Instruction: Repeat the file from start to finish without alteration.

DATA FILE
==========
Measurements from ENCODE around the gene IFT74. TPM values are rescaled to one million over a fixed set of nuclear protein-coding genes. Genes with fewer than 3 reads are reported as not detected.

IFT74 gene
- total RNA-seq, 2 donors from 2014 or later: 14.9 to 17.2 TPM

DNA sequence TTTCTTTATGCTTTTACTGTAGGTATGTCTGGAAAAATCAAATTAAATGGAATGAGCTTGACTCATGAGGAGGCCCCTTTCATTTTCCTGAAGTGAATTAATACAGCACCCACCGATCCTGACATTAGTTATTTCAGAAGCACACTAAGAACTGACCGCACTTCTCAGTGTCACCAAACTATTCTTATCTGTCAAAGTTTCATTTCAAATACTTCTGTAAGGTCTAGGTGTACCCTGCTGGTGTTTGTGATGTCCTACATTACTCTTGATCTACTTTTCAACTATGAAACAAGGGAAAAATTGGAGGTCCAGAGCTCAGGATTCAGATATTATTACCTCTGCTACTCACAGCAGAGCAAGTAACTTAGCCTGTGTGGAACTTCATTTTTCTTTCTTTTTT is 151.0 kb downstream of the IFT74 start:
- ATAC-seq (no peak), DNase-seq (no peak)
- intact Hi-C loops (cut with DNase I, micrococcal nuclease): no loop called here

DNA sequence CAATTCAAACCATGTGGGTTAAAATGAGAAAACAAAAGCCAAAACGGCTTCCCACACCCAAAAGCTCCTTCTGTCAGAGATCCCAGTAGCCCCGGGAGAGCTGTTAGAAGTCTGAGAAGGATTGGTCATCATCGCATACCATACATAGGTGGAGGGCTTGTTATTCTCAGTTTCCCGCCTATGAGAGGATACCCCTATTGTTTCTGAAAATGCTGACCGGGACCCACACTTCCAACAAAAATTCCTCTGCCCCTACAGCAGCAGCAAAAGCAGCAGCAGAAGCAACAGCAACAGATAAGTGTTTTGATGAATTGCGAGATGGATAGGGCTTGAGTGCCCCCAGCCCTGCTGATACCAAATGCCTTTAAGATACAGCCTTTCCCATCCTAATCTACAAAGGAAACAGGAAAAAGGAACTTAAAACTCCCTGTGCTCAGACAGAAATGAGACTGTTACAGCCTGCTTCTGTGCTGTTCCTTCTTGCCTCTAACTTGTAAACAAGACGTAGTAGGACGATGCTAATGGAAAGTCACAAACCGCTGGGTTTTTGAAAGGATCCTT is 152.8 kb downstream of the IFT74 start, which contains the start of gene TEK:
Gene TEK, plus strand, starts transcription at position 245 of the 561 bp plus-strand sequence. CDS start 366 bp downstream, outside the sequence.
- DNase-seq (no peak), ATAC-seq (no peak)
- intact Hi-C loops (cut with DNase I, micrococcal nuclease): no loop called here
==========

Measurements from ENCODE around the gene IFT74. TPM values are rescaled to one million over a fixed set of nuclear protein-coding genes. Genes with fewer than 3 reads are reported as not detected.

IFT74 gene
- total RNA-seq, 2 donors from 2014 or later: 14.9 to 17.2 TPM

DNA sequence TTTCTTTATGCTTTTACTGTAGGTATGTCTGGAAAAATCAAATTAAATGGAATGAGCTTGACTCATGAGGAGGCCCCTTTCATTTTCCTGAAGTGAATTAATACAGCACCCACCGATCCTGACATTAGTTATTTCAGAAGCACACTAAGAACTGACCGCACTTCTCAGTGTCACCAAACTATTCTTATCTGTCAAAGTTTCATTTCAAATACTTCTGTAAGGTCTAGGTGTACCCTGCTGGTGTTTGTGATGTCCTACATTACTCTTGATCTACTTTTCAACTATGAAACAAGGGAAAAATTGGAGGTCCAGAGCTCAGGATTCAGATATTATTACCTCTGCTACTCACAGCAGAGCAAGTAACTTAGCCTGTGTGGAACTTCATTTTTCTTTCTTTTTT is 151.0 kb downstream of the IFT74 start:
- ATAC-seq (no peak), DNase-seq (no peak)
- intact Hi-C loops (cut with DNase I, micrococcal nuclease): no loop called here

DNA sequence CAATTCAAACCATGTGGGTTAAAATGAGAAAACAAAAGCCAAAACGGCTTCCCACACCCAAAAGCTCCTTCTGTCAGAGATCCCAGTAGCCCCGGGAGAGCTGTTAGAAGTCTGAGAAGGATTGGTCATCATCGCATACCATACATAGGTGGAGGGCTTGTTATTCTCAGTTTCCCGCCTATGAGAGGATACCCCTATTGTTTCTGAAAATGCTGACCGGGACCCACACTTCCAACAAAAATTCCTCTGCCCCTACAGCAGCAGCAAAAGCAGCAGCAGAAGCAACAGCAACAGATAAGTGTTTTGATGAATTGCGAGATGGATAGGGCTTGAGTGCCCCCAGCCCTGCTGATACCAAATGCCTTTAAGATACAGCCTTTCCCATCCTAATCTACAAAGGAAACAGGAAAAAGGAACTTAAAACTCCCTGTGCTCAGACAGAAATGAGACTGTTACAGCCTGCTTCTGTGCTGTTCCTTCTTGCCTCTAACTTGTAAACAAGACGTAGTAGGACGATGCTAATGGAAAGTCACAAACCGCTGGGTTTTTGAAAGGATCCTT is 152.8 kb downstream of the IFT74 start, which contains the start of gene TEK:
Gene TEK, plus strand, starts transcription at position 245 of the 561 bp plus-strand sequence. CDS start 366 bp downstream, outside the sequence.
- DNase-seq (no peak), ATAC-seq (no peak)
- intact Hi-C loops (cut with DNase I, micrococcal nuclease): no loop called here